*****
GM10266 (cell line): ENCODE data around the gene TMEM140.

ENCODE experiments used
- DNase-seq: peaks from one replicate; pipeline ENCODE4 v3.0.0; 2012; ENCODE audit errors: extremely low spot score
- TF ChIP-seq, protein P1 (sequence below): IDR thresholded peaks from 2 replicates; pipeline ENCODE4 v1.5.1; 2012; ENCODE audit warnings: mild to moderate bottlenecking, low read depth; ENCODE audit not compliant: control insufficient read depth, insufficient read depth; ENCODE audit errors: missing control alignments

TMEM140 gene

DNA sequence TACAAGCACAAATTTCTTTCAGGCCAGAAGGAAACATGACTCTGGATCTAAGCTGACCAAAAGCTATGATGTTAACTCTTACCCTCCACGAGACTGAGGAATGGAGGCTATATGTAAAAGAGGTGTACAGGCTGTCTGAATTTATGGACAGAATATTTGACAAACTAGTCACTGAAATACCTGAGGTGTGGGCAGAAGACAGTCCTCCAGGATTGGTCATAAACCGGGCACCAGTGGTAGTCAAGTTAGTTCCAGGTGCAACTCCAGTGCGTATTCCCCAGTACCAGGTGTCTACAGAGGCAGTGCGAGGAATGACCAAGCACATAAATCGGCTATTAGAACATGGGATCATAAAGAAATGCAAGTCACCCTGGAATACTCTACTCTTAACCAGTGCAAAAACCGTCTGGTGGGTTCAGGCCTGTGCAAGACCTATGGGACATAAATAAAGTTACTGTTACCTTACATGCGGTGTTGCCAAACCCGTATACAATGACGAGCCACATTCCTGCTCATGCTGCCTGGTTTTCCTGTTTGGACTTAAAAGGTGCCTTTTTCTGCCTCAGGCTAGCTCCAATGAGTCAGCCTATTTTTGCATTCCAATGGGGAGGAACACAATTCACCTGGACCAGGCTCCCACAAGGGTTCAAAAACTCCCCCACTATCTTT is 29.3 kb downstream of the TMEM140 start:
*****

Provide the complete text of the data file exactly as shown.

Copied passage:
GM10266 (cell line): ENCODE data around the gene TMEM140.

ENCODE experiments used
- DNase-seq: peaks from one replicate; pipeline ENCODE4 v3.0.0; 2012; ENCODE audit errors: extremely low spot score
- TF ChIP-seq, protein P1 (sequence below): IDR thresholded peaks from 2 replicates; pipeline ENCODE4 v1.5.1; 2012; ENCODE audit warnings: mild to moderate bottlenecking, low read depth; ENCODE audit not compliant: control insufficient read depth, insufficient read depth; ENCODE audit errors: missing control alignments

TMEM140 gene

DNA sequence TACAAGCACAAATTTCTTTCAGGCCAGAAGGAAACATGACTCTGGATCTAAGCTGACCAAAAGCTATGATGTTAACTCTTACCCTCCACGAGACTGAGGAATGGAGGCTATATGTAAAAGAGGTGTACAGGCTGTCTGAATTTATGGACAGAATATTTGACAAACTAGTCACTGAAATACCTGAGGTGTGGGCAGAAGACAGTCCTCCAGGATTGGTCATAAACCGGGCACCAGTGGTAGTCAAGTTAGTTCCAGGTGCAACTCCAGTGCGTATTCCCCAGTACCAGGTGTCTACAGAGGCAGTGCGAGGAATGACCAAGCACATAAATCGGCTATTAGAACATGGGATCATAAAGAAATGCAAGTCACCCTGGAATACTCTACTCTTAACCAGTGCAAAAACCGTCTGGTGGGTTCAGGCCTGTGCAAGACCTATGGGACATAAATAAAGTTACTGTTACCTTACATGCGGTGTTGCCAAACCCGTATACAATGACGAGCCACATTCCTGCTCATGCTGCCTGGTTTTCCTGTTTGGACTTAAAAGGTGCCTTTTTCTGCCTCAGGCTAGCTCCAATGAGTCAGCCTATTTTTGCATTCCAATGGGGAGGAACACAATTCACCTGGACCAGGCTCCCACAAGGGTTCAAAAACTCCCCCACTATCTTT is 29.3 kb downstream of the TMEM140 start: